SNP Identification and Genotyping
Initially twelve individuals from each line were sequenced using Sanger sequencing (BigDye3.1, Applied Biosystems) on an ABI3100 (Applied Biosystems), and the resulting sequence data was analyzed using Vector NTI v. 10 (Invitrogen) to determine the number of potential SNP and haplotypes within these lines. Primer pairs (12) used to produce the template amplicons for sequencing (exons only) are as defined in Table 1. Subsequently, DNA pools (10 individuals per pool, 1 pool per line) were sequenced using the Illumina GAIIx at 7–10x coverage . This resequence data was visualized using IGV viewer, version 2.3.8  which allowed visualization of putative SNP within flanking regions, introns and exons of each line.
The confirmation of SNP was accomplished using fluorescencebased competitive allele specific PCR with KASP chemistry . SNP-specific primer sets were developed using flanking sequence information. Initially genotype information was obtained on individuals from the 1995 or 1996 and 2010 generations. Linkage analysis indicated that specific SNP alleles were found in linkage disequilibrium within the lines. This ultimately defined Mx haplotypes. The minimum number of SNP required to identify haplotypes within each line were then used to genotype the individuals of the remaining generations (1997–2009, and 2011).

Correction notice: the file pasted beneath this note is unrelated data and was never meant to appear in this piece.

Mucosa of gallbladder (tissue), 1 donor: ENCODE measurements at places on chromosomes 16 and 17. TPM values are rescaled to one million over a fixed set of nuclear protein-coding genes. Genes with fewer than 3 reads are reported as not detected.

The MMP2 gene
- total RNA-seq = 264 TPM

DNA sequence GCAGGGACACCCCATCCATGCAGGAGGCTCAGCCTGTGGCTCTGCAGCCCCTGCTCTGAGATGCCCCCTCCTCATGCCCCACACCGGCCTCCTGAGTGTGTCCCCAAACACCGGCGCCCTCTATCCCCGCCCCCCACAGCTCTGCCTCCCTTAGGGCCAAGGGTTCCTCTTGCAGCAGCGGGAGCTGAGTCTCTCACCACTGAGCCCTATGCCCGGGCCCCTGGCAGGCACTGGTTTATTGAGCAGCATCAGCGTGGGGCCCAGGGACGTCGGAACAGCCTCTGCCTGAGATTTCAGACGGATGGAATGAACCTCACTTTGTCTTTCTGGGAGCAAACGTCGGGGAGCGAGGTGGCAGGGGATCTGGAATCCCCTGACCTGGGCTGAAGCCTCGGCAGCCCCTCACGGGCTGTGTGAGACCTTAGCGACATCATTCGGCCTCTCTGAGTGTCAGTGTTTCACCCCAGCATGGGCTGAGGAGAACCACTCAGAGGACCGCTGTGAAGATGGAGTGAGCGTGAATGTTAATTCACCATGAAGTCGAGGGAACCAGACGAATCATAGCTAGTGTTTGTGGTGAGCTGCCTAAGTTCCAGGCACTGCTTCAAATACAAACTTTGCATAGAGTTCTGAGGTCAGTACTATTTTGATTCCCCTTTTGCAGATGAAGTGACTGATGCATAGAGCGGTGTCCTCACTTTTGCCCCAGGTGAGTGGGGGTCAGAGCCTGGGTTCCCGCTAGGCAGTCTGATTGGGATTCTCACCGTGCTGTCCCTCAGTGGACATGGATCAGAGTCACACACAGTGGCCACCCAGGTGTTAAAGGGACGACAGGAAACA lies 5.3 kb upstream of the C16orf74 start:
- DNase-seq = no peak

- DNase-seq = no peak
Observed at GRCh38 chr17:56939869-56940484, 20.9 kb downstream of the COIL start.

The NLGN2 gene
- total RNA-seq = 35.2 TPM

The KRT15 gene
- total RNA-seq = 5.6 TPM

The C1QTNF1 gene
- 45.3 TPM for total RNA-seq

Mortality traits. Two mortality related traits were measured. Mortality during grow and lay (LM) were recorded from the sire families which had been placed in multiple field test locations under typical commercial environments. Mortality traits were recorded as sire family means in percent based on 30 daughters per sire, and was measured across generations and genetic lines. The second mortality trait was from multiple generations of a Marek’s disease virus (MDV)  challenge test also using the progeny testing model. This phenotype was also measured using 30 daughters of each candidate sire. Chicks were maternal antibody positive and were vaccinated at day of age with HVT/ SB1 following standard industry practices. At 7 days of age, chicks were inoculated with 500 pfu of the highly virulent strain of serotype 1 MDV (vv+ isolate 686) and mortality due to MDV (MM) was recorded until 17–18 weeks of age .